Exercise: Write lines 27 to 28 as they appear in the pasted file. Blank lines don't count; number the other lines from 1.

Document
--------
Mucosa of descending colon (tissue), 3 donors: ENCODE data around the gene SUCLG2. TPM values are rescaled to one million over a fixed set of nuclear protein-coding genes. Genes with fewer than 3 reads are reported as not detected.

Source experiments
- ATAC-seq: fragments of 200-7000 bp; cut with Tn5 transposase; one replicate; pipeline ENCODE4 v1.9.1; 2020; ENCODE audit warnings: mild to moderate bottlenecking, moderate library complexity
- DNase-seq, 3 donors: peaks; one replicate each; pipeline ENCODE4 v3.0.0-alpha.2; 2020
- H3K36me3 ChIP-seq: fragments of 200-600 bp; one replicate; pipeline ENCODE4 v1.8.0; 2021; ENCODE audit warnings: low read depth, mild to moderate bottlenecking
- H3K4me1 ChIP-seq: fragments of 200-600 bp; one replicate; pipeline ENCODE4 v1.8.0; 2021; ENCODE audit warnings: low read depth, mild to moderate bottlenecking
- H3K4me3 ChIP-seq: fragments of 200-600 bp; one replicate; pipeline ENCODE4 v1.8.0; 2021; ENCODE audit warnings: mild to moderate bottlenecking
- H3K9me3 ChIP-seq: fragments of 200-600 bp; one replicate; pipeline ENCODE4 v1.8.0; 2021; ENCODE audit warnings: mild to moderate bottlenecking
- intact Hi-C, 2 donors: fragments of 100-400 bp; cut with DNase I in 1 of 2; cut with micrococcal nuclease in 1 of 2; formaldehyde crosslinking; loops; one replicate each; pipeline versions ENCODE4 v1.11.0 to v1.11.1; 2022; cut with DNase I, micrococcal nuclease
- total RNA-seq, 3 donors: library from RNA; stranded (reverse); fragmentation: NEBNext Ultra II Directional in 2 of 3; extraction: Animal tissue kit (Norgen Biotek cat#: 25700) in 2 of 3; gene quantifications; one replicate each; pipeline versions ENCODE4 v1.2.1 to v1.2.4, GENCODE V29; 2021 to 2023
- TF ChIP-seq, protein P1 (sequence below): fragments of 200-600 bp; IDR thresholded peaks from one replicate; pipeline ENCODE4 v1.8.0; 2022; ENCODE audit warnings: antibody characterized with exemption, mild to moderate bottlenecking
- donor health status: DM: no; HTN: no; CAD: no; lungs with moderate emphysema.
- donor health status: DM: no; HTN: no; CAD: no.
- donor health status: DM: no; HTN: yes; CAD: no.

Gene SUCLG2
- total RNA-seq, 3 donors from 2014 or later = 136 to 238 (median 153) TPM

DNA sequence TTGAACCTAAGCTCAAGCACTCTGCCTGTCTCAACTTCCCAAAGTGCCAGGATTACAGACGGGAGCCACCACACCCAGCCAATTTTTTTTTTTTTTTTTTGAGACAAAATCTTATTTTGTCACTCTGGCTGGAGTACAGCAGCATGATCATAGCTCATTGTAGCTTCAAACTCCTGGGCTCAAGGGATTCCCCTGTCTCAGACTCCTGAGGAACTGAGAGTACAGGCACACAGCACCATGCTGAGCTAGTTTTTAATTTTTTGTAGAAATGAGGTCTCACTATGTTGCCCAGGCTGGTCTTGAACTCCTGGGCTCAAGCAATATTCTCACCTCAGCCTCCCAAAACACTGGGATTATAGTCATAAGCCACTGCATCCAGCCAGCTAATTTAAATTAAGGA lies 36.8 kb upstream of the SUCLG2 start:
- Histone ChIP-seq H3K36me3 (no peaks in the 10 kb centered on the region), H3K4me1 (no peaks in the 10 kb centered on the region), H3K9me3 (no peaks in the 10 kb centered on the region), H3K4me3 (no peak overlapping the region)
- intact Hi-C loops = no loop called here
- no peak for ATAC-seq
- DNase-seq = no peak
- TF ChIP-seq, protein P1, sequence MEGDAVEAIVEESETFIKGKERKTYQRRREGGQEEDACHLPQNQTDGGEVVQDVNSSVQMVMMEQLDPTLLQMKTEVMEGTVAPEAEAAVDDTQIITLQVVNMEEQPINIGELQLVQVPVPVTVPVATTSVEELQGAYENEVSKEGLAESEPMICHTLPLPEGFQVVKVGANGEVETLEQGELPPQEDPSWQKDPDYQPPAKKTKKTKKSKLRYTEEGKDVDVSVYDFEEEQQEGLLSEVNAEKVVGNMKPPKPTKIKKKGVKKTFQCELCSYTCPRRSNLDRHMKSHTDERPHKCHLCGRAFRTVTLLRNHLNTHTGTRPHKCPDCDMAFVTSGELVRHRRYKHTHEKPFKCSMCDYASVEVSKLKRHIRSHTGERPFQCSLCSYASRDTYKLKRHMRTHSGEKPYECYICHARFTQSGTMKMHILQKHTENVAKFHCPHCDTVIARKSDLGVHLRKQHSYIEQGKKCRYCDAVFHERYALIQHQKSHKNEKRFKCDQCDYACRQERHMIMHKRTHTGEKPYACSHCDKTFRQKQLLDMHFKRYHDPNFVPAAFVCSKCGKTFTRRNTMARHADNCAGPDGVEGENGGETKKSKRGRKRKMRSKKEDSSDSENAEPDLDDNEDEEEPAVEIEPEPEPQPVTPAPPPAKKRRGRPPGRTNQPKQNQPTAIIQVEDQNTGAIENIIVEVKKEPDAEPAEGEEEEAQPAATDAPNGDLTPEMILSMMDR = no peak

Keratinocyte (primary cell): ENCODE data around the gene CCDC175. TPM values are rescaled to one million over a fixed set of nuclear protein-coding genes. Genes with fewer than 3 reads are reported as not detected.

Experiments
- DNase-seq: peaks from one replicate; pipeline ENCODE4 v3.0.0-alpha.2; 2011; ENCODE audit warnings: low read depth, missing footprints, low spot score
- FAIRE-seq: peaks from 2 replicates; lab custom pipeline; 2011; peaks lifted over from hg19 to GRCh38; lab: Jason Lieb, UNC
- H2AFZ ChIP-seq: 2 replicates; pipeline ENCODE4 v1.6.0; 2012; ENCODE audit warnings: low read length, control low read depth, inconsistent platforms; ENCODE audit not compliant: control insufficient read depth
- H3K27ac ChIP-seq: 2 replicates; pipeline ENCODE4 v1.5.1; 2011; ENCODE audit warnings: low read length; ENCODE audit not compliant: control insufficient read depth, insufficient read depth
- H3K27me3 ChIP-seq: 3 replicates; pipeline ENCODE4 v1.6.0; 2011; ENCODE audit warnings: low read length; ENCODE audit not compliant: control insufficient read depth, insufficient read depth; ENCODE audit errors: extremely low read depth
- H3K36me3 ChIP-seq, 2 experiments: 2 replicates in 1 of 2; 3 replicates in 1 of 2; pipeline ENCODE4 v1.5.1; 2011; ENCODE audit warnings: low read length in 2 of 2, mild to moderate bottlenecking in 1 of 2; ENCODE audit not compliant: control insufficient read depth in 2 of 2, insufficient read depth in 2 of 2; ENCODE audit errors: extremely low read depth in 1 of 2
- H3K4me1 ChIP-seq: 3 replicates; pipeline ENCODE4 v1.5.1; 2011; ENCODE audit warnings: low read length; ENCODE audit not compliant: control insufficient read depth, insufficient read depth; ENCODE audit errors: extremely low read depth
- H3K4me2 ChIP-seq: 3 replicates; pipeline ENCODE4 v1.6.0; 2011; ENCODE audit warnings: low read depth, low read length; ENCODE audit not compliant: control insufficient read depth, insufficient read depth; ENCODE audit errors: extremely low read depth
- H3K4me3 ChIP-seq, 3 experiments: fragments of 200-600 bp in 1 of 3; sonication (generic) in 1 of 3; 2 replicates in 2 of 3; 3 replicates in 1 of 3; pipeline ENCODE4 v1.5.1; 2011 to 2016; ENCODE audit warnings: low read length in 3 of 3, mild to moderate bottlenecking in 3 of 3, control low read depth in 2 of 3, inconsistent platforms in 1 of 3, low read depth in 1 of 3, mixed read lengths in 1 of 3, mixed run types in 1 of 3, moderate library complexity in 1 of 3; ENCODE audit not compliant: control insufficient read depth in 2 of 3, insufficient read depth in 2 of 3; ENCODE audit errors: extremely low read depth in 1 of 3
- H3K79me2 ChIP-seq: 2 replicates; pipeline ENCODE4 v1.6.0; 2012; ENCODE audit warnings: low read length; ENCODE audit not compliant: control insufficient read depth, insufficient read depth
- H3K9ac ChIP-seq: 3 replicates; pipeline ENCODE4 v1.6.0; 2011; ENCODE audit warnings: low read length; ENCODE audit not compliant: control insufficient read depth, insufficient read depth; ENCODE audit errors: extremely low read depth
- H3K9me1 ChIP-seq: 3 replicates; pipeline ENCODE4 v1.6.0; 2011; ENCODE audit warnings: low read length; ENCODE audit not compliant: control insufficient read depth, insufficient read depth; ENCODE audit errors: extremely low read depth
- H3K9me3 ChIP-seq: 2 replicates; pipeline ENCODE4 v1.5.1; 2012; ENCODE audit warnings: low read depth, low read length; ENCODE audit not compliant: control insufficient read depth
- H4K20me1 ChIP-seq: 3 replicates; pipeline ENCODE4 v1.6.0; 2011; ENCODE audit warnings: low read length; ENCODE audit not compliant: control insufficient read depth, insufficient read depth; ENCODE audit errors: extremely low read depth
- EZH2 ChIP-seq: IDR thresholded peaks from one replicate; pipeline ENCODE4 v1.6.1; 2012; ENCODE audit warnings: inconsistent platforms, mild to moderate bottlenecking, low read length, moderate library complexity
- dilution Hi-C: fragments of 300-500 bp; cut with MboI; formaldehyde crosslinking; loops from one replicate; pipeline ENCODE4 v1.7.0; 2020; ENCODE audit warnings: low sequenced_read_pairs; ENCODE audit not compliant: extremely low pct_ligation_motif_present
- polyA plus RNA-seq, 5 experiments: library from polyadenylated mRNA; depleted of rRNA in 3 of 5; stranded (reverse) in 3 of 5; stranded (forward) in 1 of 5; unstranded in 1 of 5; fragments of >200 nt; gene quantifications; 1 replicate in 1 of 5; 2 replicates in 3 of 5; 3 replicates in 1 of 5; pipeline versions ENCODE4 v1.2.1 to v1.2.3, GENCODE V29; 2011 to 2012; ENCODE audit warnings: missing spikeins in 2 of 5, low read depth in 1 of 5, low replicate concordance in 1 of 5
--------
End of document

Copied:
- H2AFZ ChIP-seq: 2 replicates; pipeline ENCODE4 v1.6.0; 2012; ENCODE audit warnings: low read length, control low read depth, inconsistent platforms; ENCODE audit not compliant: control insufficient read depth
- H3K27ac ChIP-seq: 2 replicates; pipeline ENCODE4 v1.5.1; 2011; ENCODE audit warnings: low read length; ENCODE audit not compliant: control insufficient read depth, insufficient read depth